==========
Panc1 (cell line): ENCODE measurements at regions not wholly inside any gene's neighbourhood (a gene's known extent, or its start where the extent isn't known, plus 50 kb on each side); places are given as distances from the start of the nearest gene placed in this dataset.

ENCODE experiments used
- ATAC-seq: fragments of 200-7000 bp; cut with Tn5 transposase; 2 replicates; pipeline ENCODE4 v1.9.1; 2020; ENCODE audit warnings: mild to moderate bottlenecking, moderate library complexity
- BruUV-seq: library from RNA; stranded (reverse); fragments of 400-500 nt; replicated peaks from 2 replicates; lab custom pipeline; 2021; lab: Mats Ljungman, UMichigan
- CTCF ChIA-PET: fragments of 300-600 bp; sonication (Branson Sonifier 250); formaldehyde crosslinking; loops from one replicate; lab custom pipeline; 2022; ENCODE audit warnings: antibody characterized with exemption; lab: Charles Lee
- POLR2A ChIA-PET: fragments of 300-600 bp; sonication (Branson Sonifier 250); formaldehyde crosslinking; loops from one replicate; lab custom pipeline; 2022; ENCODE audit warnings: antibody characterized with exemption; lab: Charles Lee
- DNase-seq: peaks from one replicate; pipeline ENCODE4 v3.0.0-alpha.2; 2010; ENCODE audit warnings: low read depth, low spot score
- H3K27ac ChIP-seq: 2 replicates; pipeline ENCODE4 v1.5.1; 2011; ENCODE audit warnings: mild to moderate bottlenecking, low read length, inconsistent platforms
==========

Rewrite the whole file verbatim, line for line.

Panc1 (cell line): ENCODE measurements at regions not wholly inside any gene's neighbourhood (a gene's known extent, or its start where the extent isn't known, plus 50 kb on each side); places are given as distances from the start of the nearest gene placed in this dataset.

ENCODE experiments used
- ATAC-seq: fragments of 200-7000 bp; cut with Tn5 transposase; 2 replicates; pipeline ENCODE4 v1.9.1; 2020; ENCODE audit warnings: mild to moderate bottlenecking, moderate library complexity
- BruUV-seq: library from RNA; stranded (reverse); fragments of 400-500 nt; replicated peaks from 2 replicates; lab custom pipeline; 2021; lab: Mats Ljungman, UMichigan
- CTCF ChIA-PET: fragments of 300-600 bp; sonication (Branson Sonifier 250); formaldehyde crosslinking; loops from one replicate; lab custom pipeline; 2022; ENCODE audit warnings: antibody characterized with exemption; lab: Charles Lee
- POLR2A ChIA-PET: fragments of 300-600 bp; sonication (Branson Sonifier 250); formaldehyde crosslinking; loops from one replicate; lab custom pipeline; 2022; ENCODE audit warnings: antibody characterized with exemption; lab: Charles Lee
- DNase-seq: peaks from one replicate; pipeline ENCODE4 v3.0.0-alpha.2; 2010; ENCODE audit warnings: low read depth, low spot score
- H3K27ac ChIP-seq: 2 replicates; pipeline ENCODE4 v1.5.1; 2011; ENCODE audit warnings: mild to moderate bottlenecking, low read length, inconsistent platforms